Stay in the loop! Subscribe to our mailing list
The new year has ushered in the first phase of the Dutch, Slovak and Maltese Trio Presidency of the Council of the European Union. On 1 January, the Netherlands took over the rotating Presidency from Luxembourg, assuming the role for the first time since 2004. The Netherlands’ twelfth Council Presidency in its history will have to navigate difficult waters, as it faces the refugee crisis, the threat of Brexit and the need to continue Europe’s economic recovery among the issues to be tackled. As expected, these challenges, along with the priorities set out in the European Council’s Strategic agenda for the Union in times of change, have shaped the four priorities of the Dutch Presidency: migration and international security; sound finances and a robust Eurozone; Europe as an innovator and job creator; and forward-looking climate and energy policy.
On the education and training front, the Dutch Presidency will align its activity with the European Council’s Strategic agenda, which focuses on employability and the development of knowledge and skills. It will also address the forthcoming Skills Agenda for Europe, an initiative of the European Commission to promote skills development. The Presidency will also pursue the modernisation of higher education and vocational training, and in this respect the mutual recognition of qualifications will receive particular attention. Last but not least, the Netherlands will continue the debate on the role of education in integrating migrants and combatting youth radicalisation.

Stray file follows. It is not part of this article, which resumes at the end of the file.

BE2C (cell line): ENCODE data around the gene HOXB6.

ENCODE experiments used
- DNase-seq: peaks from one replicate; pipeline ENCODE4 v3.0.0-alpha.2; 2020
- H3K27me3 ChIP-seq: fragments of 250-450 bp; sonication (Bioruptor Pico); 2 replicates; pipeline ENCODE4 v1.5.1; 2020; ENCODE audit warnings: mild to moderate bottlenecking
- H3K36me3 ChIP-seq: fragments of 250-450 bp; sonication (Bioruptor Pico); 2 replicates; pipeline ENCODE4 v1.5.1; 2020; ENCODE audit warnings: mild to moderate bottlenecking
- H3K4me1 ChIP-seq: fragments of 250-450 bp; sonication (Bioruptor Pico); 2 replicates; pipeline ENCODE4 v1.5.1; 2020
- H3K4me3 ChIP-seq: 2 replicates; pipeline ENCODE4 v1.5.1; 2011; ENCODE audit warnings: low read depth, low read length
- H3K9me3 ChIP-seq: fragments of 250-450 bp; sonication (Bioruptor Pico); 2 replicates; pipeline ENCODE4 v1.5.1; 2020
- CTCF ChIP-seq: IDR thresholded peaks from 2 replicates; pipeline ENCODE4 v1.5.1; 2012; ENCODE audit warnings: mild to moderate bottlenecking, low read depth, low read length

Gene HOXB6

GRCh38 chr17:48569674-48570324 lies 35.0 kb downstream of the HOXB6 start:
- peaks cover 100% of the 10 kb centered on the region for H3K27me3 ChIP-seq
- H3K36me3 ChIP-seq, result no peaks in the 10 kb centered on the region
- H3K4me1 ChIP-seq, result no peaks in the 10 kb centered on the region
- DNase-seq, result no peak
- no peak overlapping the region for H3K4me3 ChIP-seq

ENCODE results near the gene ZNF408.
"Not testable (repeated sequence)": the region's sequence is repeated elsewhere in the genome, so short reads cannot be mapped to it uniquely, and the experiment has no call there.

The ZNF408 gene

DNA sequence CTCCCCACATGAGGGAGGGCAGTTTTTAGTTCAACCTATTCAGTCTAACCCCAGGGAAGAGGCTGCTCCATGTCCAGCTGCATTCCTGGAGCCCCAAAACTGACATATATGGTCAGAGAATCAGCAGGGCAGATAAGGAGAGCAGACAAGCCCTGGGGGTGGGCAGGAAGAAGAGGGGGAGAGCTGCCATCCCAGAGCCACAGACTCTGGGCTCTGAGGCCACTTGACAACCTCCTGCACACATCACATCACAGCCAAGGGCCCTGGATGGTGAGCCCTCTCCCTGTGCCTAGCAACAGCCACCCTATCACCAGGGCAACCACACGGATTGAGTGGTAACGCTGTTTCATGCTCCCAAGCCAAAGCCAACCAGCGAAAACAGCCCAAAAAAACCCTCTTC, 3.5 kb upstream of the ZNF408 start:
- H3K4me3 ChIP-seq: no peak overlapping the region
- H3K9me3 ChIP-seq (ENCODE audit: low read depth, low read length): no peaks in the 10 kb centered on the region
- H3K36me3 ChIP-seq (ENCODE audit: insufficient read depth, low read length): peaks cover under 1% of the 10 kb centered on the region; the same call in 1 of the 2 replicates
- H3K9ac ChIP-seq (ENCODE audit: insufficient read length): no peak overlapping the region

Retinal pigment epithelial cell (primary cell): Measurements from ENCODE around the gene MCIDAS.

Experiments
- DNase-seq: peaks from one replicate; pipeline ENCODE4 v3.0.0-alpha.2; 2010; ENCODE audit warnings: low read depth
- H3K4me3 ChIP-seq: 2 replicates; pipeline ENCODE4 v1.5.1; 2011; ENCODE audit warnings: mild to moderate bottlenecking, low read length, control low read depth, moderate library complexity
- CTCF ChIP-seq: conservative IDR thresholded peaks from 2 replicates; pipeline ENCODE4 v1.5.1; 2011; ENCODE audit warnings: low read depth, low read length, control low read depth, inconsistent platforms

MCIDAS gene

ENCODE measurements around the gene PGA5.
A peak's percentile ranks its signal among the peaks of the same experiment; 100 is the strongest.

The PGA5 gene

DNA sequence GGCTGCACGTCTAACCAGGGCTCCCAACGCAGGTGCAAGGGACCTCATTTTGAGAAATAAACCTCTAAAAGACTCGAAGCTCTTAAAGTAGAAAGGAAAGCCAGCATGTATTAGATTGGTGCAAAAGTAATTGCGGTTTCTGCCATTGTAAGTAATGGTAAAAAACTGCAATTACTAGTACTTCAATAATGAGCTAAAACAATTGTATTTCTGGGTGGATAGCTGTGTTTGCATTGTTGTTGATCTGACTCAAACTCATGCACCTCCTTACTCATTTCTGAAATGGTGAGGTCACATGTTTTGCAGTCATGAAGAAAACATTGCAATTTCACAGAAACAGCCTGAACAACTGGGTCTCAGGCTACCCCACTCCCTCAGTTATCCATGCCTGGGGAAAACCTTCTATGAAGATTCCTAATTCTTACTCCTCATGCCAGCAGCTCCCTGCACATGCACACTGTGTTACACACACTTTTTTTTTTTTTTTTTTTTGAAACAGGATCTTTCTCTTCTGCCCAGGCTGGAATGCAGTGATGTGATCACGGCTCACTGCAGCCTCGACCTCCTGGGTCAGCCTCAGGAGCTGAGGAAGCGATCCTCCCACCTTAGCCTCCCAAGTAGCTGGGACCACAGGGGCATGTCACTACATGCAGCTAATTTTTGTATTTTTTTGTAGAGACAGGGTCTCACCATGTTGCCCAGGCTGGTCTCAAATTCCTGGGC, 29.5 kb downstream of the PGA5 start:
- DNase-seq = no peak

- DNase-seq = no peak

As for research, the Dutch efforts will focus on making Europe more innovative by encouraging investment through improving the research and business environment. Simplifying the access to funding from the Horizon 2020 programme will also be high on the agenda. Finally, as an ardent advocate of open access, the Netherlands will aim to put its stamp on EU policy by promoting public access to scientific publications.
The Dutch Presidency of the Council will end on 1 July 2016, when the rotating leadership will be handed over to Slovakia.